In addition to elevating the “middle style” to respectability, Karamzin developed a highly individualized figure of the narrator. His Pis’ma russkogo puteshestvennika (1791–92, Letters of a Russian Traveler) represents, like Radishchev’s Journey, a mixture of empirical observation and lyrico- philosophical evaluation. But while Radishchev’s narrator is projected as “man in general,” pained by how far contemporary Russian life falls short of the ideal implanted in him by Nature, the authorial figure in Karamzin appears to the reader as more intimately connected with the biographical author himself. Karamzin, the person known in polite society, and K, the author of the Letters, thus merged, creating the figure of a Russian writer as a sensitive, enlightened individual and a full-fledged contemporary of the political and intellectual life of Western Europe.

Throughout the nineteenth century, following Karamzin (as well as Radishchev), Russian novelists would continue to transcend their narrowly professional limitations, aspiring to the status of (and received as) social commentators, moral visionaries, political activists, and martyrs.

The 1820s and 1830s: Pushkin

The literature of the first two decades of the nineteenth century was dominated by smaller literary forms—elegies, ballads, epigrams, short fiction—fit for presenting in polite society and published in elegant, illustrated almanacs. Prominent among longer narrative genres was the long romantic poem, most gloriously represented by Alexander Pushkin’s four so-called “Southern poems.” Pushkin’s romantic narrative poems (following and building on Lord Byron’s (1788–1824) trailblazing use of the genre) were characterized by an intense focus on the inner life of a superior hero, on an elaboration of his mysteriously motivated estrangement from the social world, and on his tragic adventures in the exotic “South.”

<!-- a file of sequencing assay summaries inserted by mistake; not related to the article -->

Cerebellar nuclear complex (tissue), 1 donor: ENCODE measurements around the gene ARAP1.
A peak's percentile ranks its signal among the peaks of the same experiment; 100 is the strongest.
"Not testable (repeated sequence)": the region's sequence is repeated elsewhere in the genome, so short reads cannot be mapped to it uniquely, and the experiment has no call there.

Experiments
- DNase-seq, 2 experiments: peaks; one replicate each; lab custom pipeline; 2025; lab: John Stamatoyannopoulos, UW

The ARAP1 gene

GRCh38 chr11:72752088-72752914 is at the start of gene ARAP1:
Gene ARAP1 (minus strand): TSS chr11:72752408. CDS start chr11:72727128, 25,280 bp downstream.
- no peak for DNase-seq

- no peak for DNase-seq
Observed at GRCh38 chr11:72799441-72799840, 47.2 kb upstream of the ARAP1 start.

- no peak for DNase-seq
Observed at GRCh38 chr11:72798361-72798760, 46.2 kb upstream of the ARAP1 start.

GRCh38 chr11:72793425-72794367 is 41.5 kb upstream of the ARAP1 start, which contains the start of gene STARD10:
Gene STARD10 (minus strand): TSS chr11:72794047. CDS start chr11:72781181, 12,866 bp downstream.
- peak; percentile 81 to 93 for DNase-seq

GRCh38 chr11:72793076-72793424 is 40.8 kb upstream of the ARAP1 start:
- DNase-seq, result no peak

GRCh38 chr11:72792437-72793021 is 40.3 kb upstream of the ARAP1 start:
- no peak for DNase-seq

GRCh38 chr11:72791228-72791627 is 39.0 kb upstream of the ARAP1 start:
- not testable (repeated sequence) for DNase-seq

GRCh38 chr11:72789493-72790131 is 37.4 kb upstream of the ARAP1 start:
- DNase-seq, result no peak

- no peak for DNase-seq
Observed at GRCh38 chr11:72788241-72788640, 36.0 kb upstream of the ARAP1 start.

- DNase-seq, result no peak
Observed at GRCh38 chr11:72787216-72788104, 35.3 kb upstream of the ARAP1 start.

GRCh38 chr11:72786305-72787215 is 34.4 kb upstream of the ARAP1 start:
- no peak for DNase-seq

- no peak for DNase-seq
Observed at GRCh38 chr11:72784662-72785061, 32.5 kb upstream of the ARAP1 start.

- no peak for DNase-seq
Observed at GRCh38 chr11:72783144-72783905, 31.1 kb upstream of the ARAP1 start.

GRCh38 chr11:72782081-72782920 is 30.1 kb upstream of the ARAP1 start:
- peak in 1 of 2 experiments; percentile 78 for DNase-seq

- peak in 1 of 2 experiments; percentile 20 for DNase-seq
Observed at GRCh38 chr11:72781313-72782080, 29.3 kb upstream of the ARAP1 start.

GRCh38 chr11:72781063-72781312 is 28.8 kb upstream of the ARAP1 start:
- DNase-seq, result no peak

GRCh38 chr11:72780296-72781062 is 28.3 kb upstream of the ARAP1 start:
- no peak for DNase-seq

It is largely against the horizon of expectations established by this genre that the first canonical Russian novel was written and received. Pushkin’s “novel in verse,” Evgenii Onegin (1823–30, Eugene Onegin), frustrated these expectations, inserting the eponymous Byronic hero into the concrete and prosaic world of contemporary Russia, enveloping him in friendly but consistent narratorial irony and granting other character perspectives status at least equal to that of the hero.

The great literary critic of the 1830s–1840s, Vissarion Belinsky (1811–48), the great literary critic of the 1830s and 1840s, famously referred to Pushkin’s novel as “an encyclopedia of Russian life.” Indeed, the novel represents a wide range of concrete geographic locales, social classes, and cultural institutions, achieving through such sociohistorical concretization the deflation of the hero from the status of a representative of the universal human condition of Damnation and Exile to that of a more modest type— a disenchanted modern Russian nobleman.

More than an encyclopedia of Russian life, however, the novel is an almanac of contemporary sociohistorical discourses, serving as the first example of what Mikhail Bakhtin has called the “polyphonic novel” in Russia. Coming together here, within the highly dynamic space of the “Onegin stanza” (iambic tetrameter; rhyme scheme aBaBccDDeFFeGG), are multiple discursively embodied worldviews: neoclassicist, sentimentalist—Karamzinian, German romantic, Byronic, etc. The hero’s actions and worldview are thus ironized or rendered relative to other, competing world views represented or implicit in other characters’ behavior and speech.

Finally, unlike the romantic poem out of which this “novel in verse” appears to have grown, the figure of the author is here highly individuated, playfully close to the biographical Pushkin and resolutely distinct from the romantic hero. In fact, it is ultimately the author-narrator of the novel who occupies center stage with his salonnier virtuoso capacity to switch codes, tones, and moods, as well as with his whimsical treatment of the plot. The narrator of Eugene Onegin continues the traditions of the Karamzinian author, rejecting a strict demarcation between literature and life, staging their reciprocal involvement in, and dependence on, each other.

The Early 1840s: Lermontov, Gogol

The “Onegin line” of the Russian novel found its most immediate and significant development in Mikhail Lermontov’s fragmentary novel, Geroi nashego vremeni (1839–40, Hero of Our Time).

Throughout the 1830s, the novel in Russia had an easier time accommodating great historical events than contemporary Russian life. This was evidenced by the surge of original historical novels, influenced by the works of Walter Scott on the one hand and French novelistic historiography (Comte de Vigny, Victor Hugo) on the other. Pushkin’s only other completed novel, Kapitanskaia dochka (1836, Captain’s Daughter), set during the great peasant uprising under the leadership of Yemelian Pugachev, represents the culmination of that movement.